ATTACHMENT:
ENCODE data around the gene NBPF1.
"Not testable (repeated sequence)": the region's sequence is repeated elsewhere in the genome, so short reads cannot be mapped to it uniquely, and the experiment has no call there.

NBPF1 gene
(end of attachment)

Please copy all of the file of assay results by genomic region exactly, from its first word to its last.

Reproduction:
ENCODE data around the gene NBPF1.
"Not testable (repeated sequence)": the region's sequence is repeated elsewhere in the genome, so short reads cannot be mapped to it uniquely, and the experiment has no call there.

NBPF1 gene